Returning to Victoria, a couple of us went to the shipyard to check on the Robert in drydock. We were told that it was ready to go. We also heard a rumor that one of the sailors, who was chipping barnacles off the hull, had put his chipping hammer through one of the plates and they replaced that plate. We looked at one another and said we did not believe that rumor. We then proceeded down the shipyard and my buddy kicked one of the kegs that was stacked there. We heard a slush and when we popped the bung out came some rum. Wow. Apparently all the kegs had been sitting there for years with the cold and the heat. The rum had soaked into the wood. We filled up several coke bottles from the coke machine nearby. Oh boy : )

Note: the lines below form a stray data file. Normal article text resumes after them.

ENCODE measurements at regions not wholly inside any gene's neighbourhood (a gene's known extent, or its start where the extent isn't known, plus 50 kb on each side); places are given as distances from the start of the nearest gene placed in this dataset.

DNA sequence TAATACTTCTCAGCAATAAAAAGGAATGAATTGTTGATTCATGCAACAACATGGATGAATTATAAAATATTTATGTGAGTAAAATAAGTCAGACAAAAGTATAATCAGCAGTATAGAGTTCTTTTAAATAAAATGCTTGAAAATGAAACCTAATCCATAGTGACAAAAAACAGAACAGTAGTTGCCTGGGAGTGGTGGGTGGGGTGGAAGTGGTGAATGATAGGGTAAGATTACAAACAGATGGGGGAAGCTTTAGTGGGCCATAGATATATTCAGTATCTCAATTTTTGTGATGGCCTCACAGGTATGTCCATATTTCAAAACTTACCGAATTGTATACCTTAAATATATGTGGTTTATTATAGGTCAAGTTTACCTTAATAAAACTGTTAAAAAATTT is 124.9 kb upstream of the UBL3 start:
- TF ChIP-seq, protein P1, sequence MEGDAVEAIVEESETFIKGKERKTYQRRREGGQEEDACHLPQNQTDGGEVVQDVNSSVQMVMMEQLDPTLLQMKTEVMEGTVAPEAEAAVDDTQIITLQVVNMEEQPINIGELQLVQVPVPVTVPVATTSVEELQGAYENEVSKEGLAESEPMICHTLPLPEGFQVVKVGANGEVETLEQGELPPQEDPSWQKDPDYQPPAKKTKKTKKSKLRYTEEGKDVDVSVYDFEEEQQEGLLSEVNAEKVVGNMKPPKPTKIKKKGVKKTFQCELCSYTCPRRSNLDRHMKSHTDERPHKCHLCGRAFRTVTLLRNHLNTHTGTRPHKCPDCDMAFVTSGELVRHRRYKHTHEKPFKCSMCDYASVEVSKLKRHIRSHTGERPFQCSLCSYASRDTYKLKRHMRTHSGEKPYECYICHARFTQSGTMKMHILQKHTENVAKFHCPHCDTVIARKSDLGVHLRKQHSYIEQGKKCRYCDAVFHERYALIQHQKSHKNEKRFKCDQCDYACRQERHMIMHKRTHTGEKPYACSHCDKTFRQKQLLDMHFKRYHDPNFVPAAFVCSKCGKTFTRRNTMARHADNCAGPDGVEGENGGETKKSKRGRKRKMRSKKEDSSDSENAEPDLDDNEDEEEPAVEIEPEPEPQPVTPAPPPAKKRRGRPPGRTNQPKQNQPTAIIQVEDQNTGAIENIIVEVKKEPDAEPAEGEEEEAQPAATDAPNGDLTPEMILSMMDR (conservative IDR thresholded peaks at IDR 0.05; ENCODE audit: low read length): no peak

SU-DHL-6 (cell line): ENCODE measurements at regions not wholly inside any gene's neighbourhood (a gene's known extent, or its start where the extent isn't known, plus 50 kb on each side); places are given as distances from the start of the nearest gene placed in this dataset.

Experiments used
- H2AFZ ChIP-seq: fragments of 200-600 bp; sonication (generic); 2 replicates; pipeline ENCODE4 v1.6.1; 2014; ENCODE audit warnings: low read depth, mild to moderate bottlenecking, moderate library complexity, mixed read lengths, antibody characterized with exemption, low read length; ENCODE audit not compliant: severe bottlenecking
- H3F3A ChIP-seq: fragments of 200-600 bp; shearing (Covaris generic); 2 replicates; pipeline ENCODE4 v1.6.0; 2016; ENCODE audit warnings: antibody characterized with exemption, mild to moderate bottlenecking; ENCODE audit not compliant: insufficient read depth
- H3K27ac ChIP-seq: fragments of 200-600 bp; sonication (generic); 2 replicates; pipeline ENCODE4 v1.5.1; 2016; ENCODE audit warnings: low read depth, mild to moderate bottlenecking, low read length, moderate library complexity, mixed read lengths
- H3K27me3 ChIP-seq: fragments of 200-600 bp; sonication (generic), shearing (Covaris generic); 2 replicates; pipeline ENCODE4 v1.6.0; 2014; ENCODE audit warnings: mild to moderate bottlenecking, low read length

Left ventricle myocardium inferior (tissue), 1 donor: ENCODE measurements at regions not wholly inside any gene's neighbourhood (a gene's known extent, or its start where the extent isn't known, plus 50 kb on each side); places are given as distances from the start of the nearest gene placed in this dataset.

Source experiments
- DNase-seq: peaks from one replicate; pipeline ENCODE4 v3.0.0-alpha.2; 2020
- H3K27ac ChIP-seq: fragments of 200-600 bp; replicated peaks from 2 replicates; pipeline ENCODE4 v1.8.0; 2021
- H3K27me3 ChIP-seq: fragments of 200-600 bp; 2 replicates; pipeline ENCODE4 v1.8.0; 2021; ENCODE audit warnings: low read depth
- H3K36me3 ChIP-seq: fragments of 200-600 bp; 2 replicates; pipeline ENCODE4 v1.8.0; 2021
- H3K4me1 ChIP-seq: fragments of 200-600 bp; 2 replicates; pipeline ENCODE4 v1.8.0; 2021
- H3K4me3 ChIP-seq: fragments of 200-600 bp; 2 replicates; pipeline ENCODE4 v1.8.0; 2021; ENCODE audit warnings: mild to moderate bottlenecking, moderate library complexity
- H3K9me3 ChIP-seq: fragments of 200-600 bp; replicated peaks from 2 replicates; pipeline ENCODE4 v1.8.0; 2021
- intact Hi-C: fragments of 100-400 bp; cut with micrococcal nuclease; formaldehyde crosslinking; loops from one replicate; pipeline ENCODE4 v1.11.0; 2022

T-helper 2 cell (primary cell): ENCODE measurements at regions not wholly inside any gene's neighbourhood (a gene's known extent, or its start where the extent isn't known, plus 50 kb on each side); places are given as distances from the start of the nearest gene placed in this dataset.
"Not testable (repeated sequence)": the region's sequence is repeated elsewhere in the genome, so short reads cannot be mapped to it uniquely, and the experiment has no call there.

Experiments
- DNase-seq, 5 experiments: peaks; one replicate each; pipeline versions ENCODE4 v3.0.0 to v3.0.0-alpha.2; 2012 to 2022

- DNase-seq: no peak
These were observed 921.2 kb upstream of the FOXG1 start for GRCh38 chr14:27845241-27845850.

We boarded the Robert, soon it was launched and we forgot about the plate incident. We went on a shakedown cruise and all went well. Orders came to proceed to San Francisco. We tied up at Treasure Island to get refitted for bofors. The Americans called these guns Chicago pianos. We spent a couple of weeks there and then headed for Pearl Harbor. Arriving in Pearl we anchored mid stream and noticed a troop ship anchored nearby. It contained a large group of Australian troops on their way home from Europe. We where not allowed to go ashore that day but we found out why the next day. The Aussies had rioted and had beaten the American sailors. When we went ashore the next day all we saw were black eyes and split lips.